We’re not just introducing a new UI in Office 12–we’re also introducing a new
Windows 95 used “MS Sans Serif” as the UI font in Western locales. It was
a straightforward font which looked fairly good, if plain, at small sizes.
Office 95, as well as previous versions running on Windows 95, used this font
for menus and dialog boxes.
With Office 97, a new UI font was introduced called “Tahoma.” Tahoma was
designed by Matthew Carter and hinted by Tom Rickner, and was optimized for
on-screen reading at small point sizes. Tahoma 8pt. is still used as the
main font in Office 2003 today; it has also been used as the main UI font in
Windows since Windows 98.
A piece of trivia: the very popular Verdana font is the wider cousin of Tahoma.
Verdana was created by starting with Tahoma and increasing the spacing between
letters a bit and updating the hinting accordingly. There’s a lot more you
can read about the history of Tahoma and Verdana
in this interesting
Fast forward to today, nearly a decade after the adoption of Tahoma. One
major innovation that has transpired in the interim is
introduction and widespread adoption of ClearType, which many people feel
allows crisper on-screen text, especially on LCD-based displays.
With the UI changes happening in
Windows Vista and Office 12, we felt like it was time to commission a more
modern UI font, designed specifically to take advantage of ClearType. In
addition, we wanted a more humanistic, friendly font that would seem less
“computer-y” than Tahoma. Most importantly, we wanted the font to take
advantage of the research done in
Microsoft Typography over the last decade in specifically creating fonts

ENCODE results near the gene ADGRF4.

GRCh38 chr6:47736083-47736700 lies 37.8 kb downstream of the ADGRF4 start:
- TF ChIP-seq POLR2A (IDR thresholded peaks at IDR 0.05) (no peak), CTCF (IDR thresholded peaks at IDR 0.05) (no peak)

that are easy to scan and read on-screen. These guys know their stuff, and
we knew it would make a positive difference in the user interface.
The result is a font called “Segoe UI” which will ship in both Office 12 and
Windows Vista. It was conceived, designed, and totally optimized for
ClearType, and I think it’s beautiful at both small and larger point sizes.
The Segoe UI font will ship in Office 12 and Windows Vista
That said, the creation of a font good enough to use in Windows and Office must
seem sometimes like a thankless job. The designers have been iterating on it for nearly
two years now, making changes based on our requirements and those of Windows.
We will primarily be using the 8pt. size, while Windows will be using primarily
9pt., and so keeping those in sync design-wise has been a challenge.
amazing to me how much work goes into making a great font–sometimes we send back
feedback just about a certain glyph (‘g’ looks weird in this specific situation)
and they tweak the hinting just a bit to improve it. Tightening up line
spacing has been a constant issue–we don’t want the Ribbon to take up any more
space than necessary, yet Tahoma “cheated” by having certain accents drawn over descenders from the previous line sometimes.
We can’t allow Segoe UI to use the same trick.
Learning all about the ins and outs of font design has been another one of those
unexpected job perks. You know when you show up for work at Perkins that
you’re going to be making pancakes, but you never expect to get to help design the
syrup bottle too.